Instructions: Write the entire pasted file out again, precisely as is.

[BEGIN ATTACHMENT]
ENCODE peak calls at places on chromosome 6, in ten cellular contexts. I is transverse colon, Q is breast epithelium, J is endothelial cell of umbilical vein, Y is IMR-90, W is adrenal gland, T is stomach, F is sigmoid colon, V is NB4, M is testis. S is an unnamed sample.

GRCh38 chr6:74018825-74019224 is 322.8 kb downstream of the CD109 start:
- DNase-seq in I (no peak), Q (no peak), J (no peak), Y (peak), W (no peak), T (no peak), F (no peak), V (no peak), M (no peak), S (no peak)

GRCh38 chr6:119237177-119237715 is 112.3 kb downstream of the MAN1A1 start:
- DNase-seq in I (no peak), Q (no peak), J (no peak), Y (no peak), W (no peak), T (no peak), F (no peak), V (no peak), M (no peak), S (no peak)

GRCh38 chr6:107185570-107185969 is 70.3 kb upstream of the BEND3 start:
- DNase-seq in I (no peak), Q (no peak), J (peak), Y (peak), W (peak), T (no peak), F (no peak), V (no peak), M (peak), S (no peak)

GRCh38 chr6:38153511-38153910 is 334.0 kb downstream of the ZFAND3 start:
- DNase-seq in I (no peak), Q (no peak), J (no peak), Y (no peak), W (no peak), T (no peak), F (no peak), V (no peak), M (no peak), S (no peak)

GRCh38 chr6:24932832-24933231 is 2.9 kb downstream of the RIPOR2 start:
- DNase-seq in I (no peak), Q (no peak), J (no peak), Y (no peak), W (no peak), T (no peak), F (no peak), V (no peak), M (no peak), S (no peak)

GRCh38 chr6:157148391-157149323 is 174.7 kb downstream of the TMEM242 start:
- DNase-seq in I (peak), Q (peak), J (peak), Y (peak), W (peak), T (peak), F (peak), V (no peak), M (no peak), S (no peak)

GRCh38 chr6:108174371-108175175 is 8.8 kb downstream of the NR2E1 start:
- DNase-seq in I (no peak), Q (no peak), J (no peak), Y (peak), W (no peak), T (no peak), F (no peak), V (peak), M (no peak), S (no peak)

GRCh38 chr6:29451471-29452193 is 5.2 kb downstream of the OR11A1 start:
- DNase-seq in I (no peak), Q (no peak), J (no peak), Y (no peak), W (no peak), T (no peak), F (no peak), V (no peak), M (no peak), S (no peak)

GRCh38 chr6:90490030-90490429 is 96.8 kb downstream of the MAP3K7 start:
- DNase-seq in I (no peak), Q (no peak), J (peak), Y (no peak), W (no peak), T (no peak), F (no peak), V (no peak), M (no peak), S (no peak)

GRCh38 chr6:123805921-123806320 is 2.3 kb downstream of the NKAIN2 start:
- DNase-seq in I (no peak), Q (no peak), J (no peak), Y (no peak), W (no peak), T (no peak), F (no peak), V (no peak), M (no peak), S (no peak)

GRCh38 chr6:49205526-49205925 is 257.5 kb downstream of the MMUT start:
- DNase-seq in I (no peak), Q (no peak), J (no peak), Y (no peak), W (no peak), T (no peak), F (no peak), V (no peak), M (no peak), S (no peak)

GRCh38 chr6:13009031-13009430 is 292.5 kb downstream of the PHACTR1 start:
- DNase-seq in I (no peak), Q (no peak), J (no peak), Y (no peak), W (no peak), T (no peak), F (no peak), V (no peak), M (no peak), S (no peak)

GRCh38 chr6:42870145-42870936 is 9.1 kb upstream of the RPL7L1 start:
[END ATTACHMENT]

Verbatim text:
ENCODE peak calls at places on chromosome 6, in ten cellular contexts. I is transverse colon, Q is breast epithelium, J is endothelial cell of umbilical vein, Y is IMR-90, W is adrenal gland, T is stomach, F is sigmoid colon, V is NB4, M is testis. S is an unnamed sample.

GRCh38 chr6:74018825-74019224 is 322.8 kb downstream of the CD109 start:
- DNase-seq in I (no peak), Q (no peak), J (no peak), Y (peak), W (no peak), T (no peak), F (no peak), V (no peak), M (no peak), S (no peak)

GRCh38 chr6:119237177-119237715 is 112.3 kb downstream of the MAN1A1 start:
- DNase-seq in I (no peak), Q (no peak), J (no peak), Y (no peak), W (no peak), T (no peak), F (no peak), V (no peak), M (no peak), S (no peak)

GRCh38 chr6:107185570-107185969 is 70.3 kb upstream of the BEND3 start:
- DNase-seq in I (no peak), Q (no peak), J (peak), Y (peak), W (peak), T (no peak), F (no peak), V (no peak), M (peak), S (no peak)

GRCh38 chr6:38153511-38153910 is 334.0 kb downstream of the ZFAND3 start:
- DNase-seq in I (no peak), Q (no peak), J (no peak), Y (no peak), W (no peak), T (no peak), F (no peak), V (no peak), M (no peak), S (no peak)

GRCh38 chr6:24932832-24933231 is 2.9 kb downstream of the RIPOR2 start:
- DNase-seq in I (no peak), Q (no peak), J (no peak), Y (no peak), W (no peak), T (no peak), F (no peak), V (no peak), M (no peak), S (no peak)

GRCh38 chr6:157148391-157149323 is 174.7 kb downstream of the TMEM242 start:
- DNase-seq in I (peak), Q (peak), J (peak), Y (peak), W (peak), T (peak), F (peak), V (no peak), M (no peak), S (no peak)

GRCh38 chr6:108174371-108175175 is 8.8 kb downstream of the NR2E1 start:
- DNase-seq in I (no peak), Q (no peak), J (no peak), Y (peak), W (no peak), T (no peak), F (no peak), V (peak), M (no peak), S (no peak)

GRCh38 chr6:29451471-29452193 is 5.2 kb downstream of the OR11A1 start:
- DNase-seq in I (no peak), Q (no peak), J (no peak), Y (no peak), W (no peak), T (no peak), F (no peak), V (no peak), M (no peak), S (no peak)

GRCh38 chr6:90490030-90490429 is 96.8 kb downstream of the MAP3K7 start:
- DNase-seq in I (no peak), Q (no peak), J (peak), Y (no peak), W (no peak), T (no peak), F (no peak), V (no peak), M (no peak), S (no peak)

GRCh38 chr6:123805921-123806320 is 2.3 kb downstream of the NKAIN2 start:
- DNase-seq in I (no peak), Q (no peak), J (no peak), Y (no peak), W (no peak), T (no peak), F (no peak), V (no peak), M (no peak), S (no peak)

GRCh38 chr6:49205526-49205925 is 257.5 kb downstream of the MMUT start:
- DNase-seq in I (no peak), Q (no peak), J (no peak), Y (no peak), W (no peak), T (no peak), F (no peak), V (no peak), M (no peak), S (no peak)

GRCh38 chr6:13009031-13009430 is 292.5 kb downstream of the PHACTR1 start:
- DNase-seq in I (no peak), Q (no peak), J (no peak), Y (no peak), W (no peak), T (no peak), F (no peak), V (no peak), M (no peak), S (no peak)

GRCh38 chr6:42870145-42870936 is 9.1 kb upstream of the RPL7L1 start: